How to find arctangent with Examples

What is arc tangent?

The arctangent is the inverse of the tangent function. It returns the angle whose tangent is the given number.

catan() is an inbuilt function in <complex.h> header file which returns the complex inverse tangent (or arc tangent) of any constant, which divides the imaginary axis on the basis of the inverse tangent in the closed interval [-i, +i] (where i stands for iota), used for evaluation of a complex object say z is on imaginary axis whereas to determine a complex object which is real or integer, then internally invokes pre-defined methods as:

S.No.

Method 

Return Type



1.

atan() function takes a complex z of datatype double which determine arc tangent for real complex numbers

Returns complex arc tangent lies in a range along real axis [-PI/2, +PI/2] for an argument of type double.

2.

atanf() function takes a complex z of datatype float double which determine arc tangent for real complex numbers.

Returns complex arc tangent lies in a range along real axis [-PI/2, +PI/2] for an argument of type float.

3.

atanl() function takes a complex z of datatype long double which determine arc tangent for real complex numbers

Returns complex arc tangent lies in a range along real axis [-PI/2, +PI/2] for an argument of type long double.

4.

catan() function takes a complex z of datatype double which also allows imaginary part of complex numbers Returns complex arc tangent lies in a range along imaginary axis [-i, +i] for a complex object of type double

5.



catanf()  function takes a complex z of datatype float double which also allows imaginary part of complex numbers Returns complex arc tangent lies in a range along imaginary axis [-i, +i] for a complex object of type float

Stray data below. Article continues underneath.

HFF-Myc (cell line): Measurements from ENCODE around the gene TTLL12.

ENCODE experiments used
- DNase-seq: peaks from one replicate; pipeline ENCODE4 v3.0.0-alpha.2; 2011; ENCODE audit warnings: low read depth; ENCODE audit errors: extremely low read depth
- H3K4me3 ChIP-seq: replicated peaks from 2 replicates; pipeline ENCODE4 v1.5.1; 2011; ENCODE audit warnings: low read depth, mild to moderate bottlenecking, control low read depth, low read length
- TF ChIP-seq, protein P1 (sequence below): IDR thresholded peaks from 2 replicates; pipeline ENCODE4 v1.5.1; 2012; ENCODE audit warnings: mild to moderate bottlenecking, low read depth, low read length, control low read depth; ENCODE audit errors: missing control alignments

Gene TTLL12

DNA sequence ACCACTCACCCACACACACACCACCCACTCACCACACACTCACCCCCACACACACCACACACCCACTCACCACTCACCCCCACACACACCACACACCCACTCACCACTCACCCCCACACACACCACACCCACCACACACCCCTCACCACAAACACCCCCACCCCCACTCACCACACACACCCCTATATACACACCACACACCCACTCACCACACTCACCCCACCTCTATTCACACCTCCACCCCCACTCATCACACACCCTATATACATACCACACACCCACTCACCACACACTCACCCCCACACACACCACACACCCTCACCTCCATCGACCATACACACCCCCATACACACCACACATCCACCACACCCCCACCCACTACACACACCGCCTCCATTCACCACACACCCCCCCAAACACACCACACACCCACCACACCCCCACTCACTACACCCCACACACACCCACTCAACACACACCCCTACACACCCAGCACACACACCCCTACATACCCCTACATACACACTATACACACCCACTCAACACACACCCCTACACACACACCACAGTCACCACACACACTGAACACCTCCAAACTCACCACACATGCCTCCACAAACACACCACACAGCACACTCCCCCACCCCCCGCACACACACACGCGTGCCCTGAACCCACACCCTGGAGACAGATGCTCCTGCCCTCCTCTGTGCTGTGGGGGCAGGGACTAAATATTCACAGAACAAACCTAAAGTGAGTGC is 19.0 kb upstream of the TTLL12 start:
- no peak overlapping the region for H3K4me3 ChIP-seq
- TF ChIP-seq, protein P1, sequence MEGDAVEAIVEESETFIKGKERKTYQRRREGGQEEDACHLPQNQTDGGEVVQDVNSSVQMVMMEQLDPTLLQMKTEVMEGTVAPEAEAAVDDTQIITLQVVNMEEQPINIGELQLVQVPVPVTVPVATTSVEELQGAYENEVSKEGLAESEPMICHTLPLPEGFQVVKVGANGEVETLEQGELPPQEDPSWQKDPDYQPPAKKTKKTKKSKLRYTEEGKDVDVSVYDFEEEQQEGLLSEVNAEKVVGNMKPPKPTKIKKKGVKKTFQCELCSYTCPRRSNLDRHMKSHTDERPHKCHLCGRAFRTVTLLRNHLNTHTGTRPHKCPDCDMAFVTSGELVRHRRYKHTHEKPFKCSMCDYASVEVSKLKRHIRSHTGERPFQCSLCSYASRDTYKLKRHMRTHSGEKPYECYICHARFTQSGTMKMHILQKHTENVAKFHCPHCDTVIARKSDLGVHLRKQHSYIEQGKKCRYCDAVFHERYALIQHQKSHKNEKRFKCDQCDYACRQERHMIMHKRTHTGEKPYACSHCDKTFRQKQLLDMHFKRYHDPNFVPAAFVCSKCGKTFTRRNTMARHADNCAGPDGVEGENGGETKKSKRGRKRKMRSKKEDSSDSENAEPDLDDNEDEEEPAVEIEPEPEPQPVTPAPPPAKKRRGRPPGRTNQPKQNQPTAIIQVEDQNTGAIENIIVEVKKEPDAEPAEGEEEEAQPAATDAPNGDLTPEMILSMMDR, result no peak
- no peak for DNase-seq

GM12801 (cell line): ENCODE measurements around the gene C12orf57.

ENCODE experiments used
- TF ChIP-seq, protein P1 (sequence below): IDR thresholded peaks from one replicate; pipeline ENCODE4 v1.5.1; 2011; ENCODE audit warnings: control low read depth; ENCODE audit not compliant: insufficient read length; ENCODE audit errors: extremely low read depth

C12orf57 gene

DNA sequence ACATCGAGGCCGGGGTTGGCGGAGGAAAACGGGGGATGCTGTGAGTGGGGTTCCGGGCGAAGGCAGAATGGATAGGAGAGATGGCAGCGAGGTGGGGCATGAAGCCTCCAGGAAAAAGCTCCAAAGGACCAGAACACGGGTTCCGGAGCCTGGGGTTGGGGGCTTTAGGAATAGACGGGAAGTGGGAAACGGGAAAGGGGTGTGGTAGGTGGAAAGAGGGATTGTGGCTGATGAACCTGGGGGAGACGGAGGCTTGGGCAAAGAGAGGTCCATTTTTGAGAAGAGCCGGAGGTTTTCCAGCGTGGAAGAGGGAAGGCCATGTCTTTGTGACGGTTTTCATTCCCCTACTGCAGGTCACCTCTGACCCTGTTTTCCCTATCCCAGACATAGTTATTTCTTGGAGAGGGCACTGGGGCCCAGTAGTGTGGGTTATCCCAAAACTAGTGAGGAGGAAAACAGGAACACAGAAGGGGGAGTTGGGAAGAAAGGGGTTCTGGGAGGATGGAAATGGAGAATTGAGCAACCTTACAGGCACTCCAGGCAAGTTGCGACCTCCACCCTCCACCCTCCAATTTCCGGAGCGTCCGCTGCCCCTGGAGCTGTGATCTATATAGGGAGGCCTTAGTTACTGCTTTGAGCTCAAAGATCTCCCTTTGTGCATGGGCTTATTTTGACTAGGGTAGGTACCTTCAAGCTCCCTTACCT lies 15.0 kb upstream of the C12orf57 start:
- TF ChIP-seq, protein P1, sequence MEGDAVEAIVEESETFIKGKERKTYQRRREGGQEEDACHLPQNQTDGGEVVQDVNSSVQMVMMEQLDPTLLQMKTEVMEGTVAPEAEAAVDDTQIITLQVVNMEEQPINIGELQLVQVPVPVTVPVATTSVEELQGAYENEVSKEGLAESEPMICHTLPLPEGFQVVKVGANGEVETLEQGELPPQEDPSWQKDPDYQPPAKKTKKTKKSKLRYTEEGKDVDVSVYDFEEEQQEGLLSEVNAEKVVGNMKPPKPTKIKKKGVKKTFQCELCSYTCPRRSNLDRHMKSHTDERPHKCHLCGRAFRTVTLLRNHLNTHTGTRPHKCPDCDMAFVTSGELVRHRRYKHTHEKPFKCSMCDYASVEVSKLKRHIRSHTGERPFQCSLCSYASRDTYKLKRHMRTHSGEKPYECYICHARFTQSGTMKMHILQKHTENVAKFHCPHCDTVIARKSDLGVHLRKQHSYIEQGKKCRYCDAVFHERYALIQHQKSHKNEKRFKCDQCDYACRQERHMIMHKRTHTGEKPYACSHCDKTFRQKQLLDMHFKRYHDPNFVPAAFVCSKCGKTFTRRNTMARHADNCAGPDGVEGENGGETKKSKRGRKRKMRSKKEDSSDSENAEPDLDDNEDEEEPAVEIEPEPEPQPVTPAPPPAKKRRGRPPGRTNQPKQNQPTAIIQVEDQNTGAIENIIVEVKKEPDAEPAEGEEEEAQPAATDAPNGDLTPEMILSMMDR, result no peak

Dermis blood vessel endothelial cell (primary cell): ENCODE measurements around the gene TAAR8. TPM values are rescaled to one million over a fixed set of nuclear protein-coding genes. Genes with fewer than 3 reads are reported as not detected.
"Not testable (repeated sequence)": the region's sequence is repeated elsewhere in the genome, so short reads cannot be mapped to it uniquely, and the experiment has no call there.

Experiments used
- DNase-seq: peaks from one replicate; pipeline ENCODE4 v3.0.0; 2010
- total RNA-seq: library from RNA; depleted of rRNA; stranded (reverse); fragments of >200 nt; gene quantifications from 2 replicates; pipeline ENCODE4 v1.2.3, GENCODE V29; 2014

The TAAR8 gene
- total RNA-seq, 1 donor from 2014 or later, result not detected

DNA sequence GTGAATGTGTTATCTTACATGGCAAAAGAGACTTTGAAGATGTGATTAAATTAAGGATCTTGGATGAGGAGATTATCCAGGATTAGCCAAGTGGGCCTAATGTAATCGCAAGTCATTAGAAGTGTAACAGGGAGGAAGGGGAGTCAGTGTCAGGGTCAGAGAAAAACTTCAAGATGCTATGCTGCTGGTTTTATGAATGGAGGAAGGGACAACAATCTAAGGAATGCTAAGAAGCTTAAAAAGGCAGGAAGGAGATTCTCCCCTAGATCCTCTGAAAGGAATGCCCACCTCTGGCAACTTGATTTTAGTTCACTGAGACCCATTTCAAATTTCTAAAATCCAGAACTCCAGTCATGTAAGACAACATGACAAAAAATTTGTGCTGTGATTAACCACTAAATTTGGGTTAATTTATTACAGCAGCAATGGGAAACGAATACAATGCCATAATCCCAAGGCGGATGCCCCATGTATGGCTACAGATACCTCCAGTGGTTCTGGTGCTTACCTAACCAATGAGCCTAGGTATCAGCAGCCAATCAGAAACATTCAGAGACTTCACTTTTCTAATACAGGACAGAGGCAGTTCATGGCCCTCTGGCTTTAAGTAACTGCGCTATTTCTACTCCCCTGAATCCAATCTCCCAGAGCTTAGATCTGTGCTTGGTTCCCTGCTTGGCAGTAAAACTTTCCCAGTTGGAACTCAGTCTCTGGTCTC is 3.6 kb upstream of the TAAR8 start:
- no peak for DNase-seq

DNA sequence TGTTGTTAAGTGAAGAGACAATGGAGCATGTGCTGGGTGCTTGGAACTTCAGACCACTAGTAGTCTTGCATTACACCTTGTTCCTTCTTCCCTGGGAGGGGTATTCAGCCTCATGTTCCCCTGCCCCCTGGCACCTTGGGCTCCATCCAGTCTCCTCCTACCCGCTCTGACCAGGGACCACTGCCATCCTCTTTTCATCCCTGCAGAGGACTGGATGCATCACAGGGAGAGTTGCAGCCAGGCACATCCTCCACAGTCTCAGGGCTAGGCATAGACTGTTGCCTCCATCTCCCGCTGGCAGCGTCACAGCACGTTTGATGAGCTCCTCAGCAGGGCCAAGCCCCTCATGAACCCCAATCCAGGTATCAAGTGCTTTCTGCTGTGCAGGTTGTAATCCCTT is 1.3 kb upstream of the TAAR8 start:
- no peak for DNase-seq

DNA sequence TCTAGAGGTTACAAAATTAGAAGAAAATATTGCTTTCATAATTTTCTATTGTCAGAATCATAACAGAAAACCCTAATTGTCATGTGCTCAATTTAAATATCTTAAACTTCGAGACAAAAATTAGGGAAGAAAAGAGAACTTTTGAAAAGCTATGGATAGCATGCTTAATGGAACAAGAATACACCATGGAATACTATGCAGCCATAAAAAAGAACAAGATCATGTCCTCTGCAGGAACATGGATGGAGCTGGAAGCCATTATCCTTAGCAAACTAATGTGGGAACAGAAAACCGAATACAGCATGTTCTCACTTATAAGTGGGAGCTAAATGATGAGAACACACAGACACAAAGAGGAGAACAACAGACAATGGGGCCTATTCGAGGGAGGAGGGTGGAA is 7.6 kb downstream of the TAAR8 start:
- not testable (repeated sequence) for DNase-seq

6.

catanl()  function takes a complex z of datatype long double which also allows imaginary part of complex numbers Returns complex arc tangent lies in a range along imaginary axis [-i, +i] for a complex object of type long double

Syntax:

atan(double arg);
atanf(float arg);
atanl(long double arg);
where arg is a floating-point value

catan(double complex z);
catanf(float complex z);
catanl( long double complex z);
where z is a Type – generic macro

Parameter: These functions accept one mandatory parameter z which specifies the inverse tangent. The parameter can be of double, float, or long double datatype.

Return Value: This function returns complex arc tangent/arc tangent according to the type of the argument passed.

Below are the programs illustrate the above method:

Program 1: This program will illustrate the functions atan(), atanf(), and atanl() computes the principal value of the arc tangent of floating – point argument. If a range error occurs due to underflow, the correct result after rounding off is returned.

C

filter_none

edit
close

play_arrow

link
brightness_4
code

// C program to illustrate the use
// of functions atan(), atanf(),